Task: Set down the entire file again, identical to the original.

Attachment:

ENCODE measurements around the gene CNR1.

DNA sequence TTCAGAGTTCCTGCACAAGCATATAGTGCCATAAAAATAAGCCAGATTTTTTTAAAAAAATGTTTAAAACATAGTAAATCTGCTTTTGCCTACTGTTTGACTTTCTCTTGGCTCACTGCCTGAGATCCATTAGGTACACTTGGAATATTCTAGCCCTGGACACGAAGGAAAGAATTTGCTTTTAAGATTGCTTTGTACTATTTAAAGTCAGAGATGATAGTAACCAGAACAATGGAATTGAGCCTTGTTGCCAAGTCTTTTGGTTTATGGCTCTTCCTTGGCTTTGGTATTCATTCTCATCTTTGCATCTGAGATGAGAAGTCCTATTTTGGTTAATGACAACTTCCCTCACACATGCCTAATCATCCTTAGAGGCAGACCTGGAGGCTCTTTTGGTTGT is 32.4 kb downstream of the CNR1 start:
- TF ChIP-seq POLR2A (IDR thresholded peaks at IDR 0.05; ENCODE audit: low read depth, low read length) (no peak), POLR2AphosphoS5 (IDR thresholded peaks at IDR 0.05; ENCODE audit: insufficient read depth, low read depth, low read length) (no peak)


ENCODE measurements around the gene CNR1.

DNA sequence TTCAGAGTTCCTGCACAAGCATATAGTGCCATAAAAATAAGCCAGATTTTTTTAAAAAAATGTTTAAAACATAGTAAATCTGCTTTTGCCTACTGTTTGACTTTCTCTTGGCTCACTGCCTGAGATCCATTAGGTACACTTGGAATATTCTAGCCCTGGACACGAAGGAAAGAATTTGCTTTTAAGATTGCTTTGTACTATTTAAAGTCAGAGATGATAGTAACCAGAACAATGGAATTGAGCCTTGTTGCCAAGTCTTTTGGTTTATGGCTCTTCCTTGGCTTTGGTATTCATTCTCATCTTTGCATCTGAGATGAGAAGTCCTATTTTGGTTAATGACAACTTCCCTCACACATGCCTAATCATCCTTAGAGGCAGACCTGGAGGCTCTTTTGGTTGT is 32.4 kb downstream of the CNR1 start:
- TF ChIP-seq POLR2A (IDR thresholded peaks at IDR 0.05; ENCODE audit: low read depth, low read length) (no peak), POLR2AphosphoS5 (IDR thresholded peaks at IDR 0.05; ENCODE audit: insufficient read depth, low read depth, low read length) (no peak)